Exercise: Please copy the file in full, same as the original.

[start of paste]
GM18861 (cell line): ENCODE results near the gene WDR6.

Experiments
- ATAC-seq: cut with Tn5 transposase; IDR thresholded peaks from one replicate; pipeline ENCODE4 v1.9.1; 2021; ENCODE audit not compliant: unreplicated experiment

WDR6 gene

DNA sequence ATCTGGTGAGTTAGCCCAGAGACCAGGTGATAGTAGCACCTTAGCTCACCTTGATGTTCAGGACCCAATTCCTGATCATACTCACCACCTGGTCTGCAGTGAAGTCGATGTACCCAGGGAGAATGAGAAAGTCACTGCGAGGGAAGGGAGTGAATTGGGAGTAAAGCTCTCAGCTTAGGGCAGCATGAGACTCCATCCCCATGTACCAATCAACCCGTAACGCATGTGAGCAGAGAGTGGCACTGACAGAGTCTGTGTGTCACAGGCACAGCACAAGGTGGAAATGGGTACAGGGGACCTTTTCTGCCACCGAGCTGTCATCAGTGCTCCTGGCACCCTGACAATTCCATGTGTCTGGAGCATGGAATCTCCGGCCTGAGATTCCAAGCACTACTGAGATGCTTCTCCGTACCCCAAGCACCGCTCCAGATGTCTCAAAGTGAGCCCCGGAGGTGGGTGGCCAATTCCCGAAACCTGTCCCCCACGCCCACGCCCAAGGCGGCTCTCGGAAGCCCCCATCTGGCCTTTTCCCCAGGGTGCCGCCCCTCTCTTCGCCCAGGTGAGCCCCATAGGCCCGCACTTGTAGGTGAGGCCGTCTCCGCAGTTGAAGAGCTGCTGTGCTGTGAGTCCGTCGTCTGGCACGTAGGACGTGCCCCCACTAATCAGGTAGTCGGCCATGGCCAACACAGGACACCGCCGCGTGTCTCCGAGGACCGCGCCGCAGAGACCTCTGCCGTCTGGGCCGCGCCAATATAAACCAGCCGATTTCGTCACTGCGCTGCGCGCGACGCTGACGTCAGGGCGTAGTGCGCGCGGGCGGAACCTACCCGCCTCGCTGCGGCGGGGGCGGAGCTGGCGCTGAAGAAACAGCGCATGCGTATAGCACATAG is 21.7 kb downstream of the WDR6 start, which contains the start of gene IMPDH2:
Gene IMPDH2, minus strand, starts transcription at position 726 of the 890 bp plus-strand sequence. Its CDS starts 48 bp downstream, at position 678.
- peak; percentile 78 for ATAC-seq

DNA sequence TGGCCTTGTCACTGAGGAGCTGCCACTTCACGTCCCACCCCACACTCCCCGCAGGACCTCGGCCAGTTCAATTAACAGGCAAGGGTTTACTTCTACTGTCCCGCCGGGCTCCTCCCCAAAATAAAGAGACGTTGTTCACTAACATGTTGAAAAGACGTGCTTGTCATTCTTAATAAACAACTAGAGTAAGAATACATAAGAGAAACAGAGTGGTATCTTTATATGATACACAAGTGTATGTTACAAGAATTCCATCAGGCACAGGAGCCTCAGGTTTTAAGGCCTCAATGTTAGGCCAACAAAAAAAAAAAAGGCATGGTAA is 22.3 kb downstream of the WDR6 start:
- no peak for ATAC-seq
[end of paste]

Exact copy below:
GM18861 (cell line): ENCODE results near the gene WDR6.

Experiments
- ATAC-seq: cut with Tn5 transposase; IDR thresholded peaks from one replicate; pipeline ENCODE4 v1.9.1; 2021; ENCODE audit not compliant: unreplicated experiment

WDR6 gene

DNA sequence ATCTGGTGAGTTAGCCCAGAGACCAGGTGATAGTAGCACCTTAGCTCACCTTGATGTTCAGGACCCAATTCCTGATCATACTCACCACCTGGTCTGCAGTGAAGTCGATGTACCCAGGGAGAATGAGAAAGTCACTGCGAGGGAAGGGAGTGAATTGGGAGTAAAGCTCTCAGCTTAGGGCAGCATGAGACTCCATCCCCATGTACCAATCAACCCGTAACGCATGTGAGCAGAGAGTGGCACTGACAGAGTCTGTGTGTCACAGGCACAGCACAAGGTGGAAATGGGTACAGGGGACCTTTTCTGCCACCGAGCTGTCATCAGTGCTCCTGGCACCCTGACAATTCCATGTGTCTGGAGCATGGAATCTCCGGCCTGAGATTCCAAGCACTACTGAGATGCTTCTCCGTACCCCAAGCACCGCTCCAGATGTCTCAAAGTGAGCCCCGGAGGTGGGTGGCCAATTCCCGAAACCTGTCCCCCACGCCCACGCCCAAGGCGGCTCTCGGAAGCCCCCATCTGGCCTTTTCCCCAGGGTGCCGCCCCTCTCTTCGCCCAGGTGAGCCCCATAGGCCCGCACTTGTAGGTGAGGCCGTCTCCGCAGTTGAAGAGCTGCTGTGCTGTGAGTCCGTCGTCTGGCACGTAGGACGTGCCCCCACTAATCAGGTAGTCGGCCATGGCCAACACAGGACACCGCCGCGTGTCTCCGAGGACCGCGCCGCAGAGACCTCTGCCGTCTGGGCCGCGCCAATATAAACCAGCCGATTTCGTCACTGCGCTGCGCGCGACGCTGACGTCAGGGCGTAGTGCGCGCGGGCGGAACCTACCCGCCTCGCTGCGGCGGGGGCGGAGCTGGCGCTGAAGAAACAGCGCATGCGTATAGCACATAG is 21.7 kb downstream of the WDR6 start, which contains the start of gene IMPDH2:
Gene IMPDH2, minus strand, starts transcription at position 726 of the 890 bp plus-strand sequence. Its CDS starts 48 bp downstream, at position 678.
- peak; percentile 78 for ATAC-seq

DNA sequence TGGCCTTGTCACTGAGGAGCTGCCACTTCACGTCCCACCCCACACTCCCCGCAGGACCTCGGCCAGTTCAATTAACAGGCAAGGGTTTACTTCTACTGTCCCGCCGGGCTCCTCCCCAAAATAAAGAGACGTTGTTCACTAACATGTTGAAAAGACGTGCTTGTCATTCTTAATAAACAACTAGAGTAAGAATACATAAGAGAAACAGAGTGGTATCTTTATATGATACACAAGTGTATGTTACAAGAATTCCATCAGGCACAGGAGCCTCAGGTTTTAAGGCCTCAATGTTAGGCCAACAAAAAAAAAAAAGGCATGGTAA is 22.3 kb downstream of the WDR6 start:
- no peak for ATAC-seq